By Patrick Cassidy
FALMOUTH — The Falmouth Department of Marine and Environmental Services responded to a suspected case of elver poaching Saturday, saving about 35 pounds of the young and valuable eels.
The department received a tip when a driver near a herring run saw two men who quickly left in a truck when the passer-by tried to engage them, department Deputy Director Chuck Martinsen said.
The suspicious activity prompted officials to investigate and they found a school of elvers, also known as glass eels, condensed in a fish way, making it hard for them to migrate, Martinsen said.
"We found this tremendous natural resource," he said. "The run was loaded with them and there was no possible way within that tide cycle or following tide cycle they would be able to move through."
The department is not releasing the location of the fish way, to protect the eels from future poaching.
The department, along with Massachusetts Division of Marine Fisheries and Environmental Police, moved the eels to the undisclosed pond where they were migrating, according to a Facebook post by Department of Marine and Environment Director Gregg Fraser. If the poachers had sold the eels they would have netted about $28,000, according to Fraser.
The young eels are sold to Asian markets as an aphrodisiac, Martinsen said.
The run where the elvers were found has been poached in the past, Martinsen said, adding that last year at about the same time of year a patrol found nets and buckets in the area.
In other instances there have been reports of smaller amounts of 4 or 6 pounds of eels being taken, so to have found 35 pounds of the elvers is a big deal, Martinsen said.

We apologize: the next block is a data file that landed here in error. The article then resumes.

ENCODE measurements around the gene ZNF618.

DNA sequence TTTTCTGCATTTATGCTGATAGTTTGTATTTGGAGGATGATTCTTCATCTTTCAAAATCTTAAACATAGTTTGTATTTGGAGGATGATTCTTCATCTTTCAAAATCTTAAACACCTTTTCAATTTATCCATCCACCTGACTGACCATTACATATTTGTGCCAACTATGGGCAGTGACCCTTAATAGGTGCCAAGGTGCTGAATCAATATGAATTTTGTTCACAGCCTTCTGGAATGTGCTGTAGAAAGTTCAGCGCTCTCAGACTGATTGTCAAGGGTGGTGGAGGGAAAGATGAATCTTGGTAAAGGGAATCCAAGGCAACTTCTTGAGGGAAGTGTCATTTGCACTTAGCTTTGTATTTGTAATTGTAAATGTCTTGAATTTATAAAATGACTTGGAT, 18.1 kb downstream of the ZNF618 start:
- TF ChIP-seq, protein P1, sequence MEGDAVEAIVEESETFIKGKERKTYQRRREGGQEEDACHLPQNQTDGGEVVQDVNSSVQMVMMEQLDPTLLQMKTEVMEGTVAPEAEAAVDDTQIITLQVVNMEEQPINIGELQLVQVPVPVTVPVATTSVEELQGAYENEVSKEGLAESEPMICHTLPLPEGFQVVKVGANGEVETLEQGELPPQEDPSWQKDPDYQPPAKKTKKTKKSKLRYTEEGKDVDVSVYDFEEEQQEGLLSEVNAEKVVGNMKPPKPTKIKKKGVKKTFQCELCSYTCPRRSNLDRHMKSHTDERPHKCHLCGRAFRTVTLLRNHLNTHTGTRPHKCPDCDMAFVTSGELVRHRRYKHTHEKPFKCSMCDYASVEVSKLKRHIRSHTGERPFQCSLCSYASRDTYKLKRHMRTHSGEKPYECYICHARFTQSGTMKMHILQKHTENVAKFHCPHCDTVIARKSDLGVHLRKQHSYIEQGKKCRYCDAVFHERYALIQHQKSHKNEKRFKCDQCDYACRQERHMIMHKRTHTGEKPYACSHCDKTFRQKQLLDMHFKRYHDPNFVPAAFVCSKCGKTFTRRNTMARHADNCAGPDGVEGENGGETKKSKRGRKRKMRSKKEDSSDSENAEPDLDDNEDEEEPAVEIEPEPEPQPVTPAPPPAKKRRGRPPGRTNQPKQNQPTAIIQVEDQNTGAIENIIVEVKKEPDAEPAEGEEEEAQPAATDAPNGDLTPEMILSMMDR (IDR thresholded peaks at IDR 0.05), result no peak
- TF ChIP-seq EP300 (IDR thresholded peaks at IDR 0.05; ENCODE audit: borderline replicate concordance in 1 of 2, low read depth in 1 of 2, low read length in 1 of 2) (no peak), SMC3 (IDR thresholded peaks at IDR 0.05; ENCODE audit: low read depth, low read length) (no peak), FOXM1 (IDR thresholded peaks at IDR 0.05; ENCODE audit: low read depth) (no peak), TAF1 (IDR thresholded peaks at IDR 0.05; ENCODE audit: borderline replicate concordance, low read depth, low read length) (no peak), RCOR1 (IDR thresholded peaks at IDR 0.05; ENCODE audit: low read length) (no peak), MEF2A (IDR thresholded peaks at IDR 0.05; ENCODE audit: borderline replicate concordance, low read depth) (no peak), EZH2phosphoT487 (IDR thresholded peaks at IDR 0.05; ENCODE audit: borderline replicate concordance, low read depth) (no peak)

"That was a significant run," he said.
The life cycle of eels — in terms of where they spawn and live — is opposite of herring, which return to rivers and ponds on Cape Cod and elsewhere to spawn but live most of their lives in the ocean.
Eels spawn in the Sargasso Sea but live in local rivers and ponds, Martinsen said.
Poaching of eels has risen in recent years because of a spike in prices.
In 2012, the Atlantic States Marine Fisheries Commission, which regulates fishing in state waters on interstate fish stocks, endorsed a report showing the American eel is at or near historically low levels from a multitude of causes, including overfishing, habitat loss, food web changes, predation, hydroelectric turbines, environmental changes, water pollution and disease.
The commission's eel board urged, given those environmental factors, that fishing be limited throughout all stages of the eel's life cycle, but particularly for the glass eel and elver phase, and the adult stage when they are migrating back to the Sargasso Sea to spawn for the one and only time in their lives.
"Both herring and elvers are very important to the ecosystem," Martinsen said. "They really are the basis to the food chains."
Anyone who spots suspicious activity near a run should call the local police department or natural resources department, Martinsen said.
Tips will remain anonymous, he said.
Although the Falmouth department tries to patrol areas where poaching may occur, it's impossible to watch everywhere at once, so it's helpful to have neighbors and passers-by keep an eye out for suspicious activity, he said.
Staff writers Ethan Genter and Doug Fraser contributed to this report.